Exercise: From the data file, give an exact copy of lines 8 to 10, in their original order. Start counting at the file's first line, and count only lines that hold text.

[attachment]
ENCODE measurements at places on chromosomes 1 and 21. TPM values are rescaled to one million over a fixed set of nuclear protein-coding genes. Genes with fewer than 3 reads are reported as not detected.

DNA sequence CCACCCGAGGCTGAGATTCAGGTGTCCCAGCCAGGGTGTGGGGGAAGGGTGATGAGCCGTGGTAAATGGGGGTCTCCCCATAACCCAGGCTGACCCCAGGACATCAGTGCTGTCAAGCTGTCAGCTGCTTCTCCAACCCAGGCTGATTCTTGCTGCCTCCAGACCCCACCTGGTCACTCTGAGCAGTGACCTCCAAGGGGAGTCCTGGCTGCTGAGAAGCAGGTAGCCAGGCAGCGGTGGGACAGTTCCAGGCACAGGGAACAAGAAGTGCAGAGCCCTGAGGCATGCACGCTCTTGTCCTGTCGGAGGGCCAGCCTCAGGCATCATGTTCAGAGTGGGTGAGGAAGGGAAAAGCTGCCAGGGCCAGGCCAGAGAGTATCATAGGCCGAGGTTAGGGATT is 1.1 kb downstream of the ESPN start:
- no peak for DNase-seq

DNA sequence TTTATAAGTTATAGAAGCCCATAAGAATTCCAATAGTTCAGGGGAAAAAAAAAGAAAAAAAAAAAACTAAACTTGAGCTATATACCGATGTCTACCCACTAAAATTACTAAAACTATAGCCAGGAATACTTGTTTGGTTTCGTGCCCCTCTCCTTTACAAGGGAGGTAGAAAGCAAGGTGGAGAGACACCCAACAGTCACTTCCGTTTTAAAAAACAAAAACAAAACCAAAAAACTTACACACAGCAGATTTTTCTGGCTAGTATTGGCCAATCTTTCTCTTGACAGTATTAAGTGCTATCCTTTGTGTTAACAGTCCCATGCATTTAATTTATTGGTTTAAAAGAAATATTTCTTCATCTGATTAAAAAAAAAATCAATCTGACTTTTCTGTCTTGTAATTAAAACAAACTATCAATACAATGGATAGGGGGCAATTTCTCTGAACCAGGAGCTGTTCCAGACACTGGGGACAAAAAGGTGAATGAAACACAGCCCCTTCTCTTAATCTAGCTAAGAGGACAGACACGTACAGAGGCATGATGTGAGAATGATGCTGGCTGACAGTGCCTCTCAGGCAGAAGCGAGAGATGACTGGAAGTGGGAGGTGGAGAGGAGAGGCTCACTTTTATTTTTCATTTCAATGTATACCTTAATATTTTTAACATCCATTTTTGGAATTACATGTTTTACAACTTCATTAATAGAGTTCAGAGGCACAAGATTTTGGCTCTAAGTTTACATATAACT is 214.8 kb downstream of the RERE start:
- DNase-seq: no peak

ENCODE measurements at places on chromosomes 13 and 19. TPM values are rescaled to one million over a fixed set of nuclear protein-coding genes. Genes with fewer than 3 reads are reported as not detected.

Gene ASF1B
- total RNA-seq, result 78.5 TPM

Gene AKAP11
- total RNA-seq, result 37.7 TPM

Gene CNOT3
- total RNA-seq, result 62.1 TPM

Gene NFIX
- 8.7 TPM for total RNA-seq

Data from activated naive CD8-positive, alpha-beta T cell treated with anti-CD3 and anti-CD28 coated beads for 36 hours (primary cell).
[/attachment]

- total RNA-seq, result 78.5 TPM

Gene AKAP11
- total RNA-seq, result 37.7 TPM